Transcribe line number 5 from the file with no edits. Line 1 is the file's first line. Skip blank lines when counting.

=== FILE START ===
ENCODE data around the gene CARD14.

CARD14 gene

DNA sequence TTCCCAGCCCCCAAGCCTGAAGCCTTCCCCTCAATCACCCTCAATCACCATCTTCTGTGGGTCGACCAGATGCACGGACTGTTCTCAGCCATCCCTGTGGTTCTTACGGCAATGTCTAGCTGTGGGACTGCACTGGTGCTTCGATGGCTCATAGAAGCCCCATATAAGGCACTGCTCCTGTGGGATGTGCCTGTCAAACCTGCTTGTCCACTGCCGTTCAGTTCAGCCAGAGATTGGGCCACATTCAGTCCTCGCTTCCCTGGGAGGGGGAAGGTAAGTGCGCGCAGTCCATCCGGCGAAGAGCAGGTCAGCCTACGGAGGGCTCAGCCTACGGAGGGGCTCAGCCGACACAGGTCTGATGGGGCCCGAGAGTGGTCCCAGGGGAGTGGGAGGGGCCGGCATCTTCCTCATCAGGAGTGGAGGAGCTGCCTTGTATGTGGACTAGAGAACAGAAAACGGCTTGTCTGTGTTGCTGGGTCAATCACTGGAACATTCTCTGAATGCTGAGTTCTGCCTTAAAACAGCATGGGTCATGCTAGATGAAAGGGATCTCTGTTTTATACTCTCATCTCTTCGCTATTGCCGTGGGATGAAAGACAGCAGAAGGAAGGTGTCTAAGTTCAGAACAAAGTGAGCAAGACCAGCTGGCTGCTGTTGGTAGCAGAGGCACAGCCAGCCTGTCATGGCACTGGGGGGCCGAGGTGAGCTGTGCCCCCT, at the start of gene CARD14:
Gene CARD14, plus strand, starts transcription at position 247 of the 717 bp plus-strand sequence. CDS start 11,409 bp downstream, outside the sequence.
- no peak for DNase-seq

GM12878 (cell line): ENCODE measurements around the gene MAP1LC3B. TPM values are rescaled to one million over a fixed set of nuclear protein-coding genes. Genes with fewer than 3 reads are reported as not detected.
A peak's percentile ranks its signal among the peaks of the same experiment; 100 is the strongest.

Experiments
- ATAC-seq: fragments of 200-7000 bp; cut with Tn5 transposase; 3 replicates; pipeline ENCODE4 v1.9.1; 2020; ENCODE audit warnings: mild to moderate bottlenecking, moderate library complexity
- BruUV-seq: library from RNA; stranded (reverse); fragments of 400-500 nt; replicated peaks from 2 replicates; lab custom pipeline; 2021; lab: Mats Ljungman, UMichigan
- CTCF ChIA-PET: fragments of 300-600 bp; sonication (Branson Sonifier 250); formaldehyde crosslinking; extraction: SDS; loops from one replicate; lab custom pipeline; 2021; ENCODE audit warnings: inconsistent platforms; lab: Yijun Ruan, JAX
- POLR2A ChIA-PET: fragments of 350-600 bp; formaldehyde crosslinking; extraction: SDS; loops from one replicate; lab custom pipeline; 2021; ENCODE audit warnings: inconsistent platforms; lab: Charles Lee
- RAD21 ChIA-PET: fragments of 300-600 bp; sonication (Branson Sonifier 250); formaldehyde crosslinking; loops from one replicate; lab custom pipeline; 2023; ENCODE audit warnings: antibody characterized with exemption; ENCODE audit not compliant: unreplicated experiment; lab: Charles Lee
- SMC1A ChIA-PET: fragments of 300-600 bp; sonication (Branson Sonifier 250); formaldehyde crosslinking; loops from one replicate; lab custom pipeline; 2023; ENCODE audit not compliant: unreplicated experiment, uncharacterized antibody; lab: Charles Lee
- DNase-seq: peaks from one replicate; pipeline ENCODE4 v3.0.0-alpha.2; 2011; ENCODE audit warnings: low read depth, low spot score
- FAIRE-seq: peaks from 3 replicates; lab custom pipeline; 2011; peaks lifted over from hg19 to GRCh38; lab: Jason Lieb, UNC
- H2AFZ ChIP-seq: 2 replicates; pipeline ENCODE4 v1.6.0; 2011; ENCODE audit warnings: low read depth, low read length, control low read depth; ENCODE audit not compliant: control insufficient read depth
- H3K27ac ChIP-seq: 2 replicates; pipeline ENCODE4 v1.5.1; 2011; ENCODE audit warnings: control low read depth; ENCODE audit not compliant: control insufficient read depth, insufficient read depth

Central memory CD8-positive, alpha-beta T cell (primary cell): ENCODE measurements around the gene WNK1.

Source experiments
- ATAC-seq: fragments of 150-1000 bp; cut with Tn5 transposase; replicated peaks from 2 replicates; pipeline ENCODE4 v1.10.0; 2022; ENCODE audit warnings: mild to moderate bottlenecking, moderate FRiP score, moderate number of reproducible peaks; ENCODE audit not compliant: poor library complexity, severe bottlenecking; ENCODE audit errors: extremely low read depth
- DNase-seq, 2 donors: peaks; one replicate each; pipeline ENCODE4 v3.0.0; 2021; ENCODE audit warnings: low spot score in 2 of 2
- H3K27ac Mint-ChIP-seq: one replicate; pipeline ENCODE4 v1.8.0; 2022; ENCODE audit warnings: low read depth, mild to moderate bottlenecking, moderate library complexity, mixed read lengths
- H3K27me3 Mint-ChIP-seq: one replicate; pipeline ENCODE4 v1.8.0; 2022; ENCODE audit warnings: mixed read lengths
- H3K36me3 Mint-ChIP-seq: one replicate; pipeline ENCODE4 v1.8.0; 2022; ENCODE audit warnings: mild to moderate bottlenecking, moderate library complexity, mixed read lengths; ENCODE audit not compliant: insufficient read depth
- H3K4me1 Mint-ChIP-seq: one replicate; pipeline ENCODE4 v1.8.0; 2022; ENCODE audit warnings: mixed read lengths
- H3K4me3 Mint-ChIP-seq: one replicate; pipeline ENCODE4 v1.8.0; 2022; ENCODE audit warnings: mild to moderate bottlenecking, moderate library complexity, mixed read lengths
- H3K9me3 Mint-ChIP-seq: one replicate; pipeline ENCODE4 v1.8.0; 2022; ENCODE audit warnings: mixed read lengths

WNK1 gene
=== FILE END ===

- no peak for DNase-seq